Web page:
Virginia’s Republican-controlled legislature advanced a bill this week from state Sen. Bill Carrico that would have drastically altered how the state would apportion Virginia’s Electoral College votes.Alan Abramowitz, a senior columnist with political handicapper Larry Sabato’s Crystal Ball newsletter in Virginia, took a look in a recent column at how proposed bills similar to Virginia’s would have affected last year’s Electoral College process.
In theory, a nationwide system like Virginia’s plan would favour the winner of the most Congressional districts throughout the country. It would award one vote to the winner of each Congressional district plus two votes for the winner of the most districts in the state.
Republican nominee Mitt Romney won 228 total House districts nationwide in 2012 to President Barack Obama’s 207. Romney swept up rural areas, while Obama claimed victories in more populous cities and their surrounding suburbs.
Abramowitz used a slightly different method that is in consideration in many states, in which a vote would be awarded to the winner of each Congressional district. The remaining votes would be awarded to the statewide popular vote winner. Abramowitz found that under the method, Romney would have won 276 electoral votes to Obama’s 260.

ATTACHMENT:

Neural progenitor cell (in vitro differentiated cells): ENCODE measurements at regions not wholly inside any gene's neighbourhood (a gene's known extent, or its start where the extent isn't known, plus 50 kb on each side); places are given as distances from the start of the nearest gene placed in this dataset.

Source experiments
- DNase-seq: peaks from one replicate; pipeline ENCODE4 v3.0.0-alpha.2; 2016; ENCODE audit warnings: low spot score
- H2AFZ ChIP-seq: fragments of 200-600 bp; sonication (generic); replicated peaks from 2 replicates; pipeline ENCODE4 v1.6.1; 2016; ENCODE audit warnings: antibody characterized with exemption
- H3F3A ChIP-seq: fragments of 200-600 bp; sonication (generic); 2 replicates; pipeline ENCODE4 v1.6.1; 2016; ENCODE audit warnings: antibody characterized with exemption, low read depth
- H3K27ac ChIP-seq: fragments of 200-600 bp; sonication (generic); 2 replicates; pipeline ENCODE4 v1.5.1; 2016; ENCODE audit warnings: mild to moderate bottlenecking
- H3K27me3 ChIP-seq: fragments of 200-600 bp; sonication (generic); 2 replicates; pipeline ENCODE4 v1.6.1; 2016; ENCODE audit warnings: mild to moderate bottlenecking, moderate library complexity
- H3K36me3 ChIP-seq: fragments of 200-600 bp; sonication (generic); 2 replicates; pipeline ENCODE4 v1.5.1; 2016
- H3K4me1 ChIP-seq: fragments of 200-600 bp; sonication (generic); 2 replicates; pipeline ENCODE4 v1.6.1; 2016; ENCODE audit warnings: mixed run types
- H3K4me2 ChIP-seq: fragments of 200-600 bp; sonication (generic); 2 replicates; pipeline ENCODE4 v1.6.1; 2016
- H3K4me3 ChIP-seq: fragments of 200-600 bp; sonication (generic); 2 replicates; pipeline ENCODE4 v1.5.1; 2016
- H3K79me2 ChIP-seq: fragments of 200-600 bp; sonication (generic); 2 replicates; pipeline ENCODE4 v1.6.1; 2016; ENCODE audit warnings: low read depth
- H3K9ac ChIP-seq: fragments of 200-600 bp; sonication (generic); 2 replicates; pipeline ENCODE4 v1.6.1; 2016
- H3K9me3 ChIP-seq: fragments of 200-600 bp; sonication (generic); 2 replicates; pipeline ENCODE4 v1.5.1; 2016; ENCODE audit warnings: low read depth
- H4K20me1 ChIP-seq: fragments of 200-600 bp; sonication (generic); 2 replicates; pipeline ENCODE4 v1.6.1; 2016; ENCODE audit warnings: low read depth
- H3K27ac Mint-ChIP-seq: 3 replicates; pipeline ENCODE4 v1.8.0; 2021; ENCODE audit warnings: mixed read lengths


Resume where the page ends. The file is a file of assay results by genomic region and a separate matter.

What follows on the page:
Under the current system, Obama won 332 votes to Romney’s 226. In addition, Obama won the popular vote by nearly 4 percentage points and nearly 5 million total votes.
Getting to 276 electoral votes under the current system proved impossible for Romney in 2012. He would’ve had to have won Florida, Virginia, Wisconsin, and Ohio — all states in which Obama won comfortably last year.
This post has been updated.
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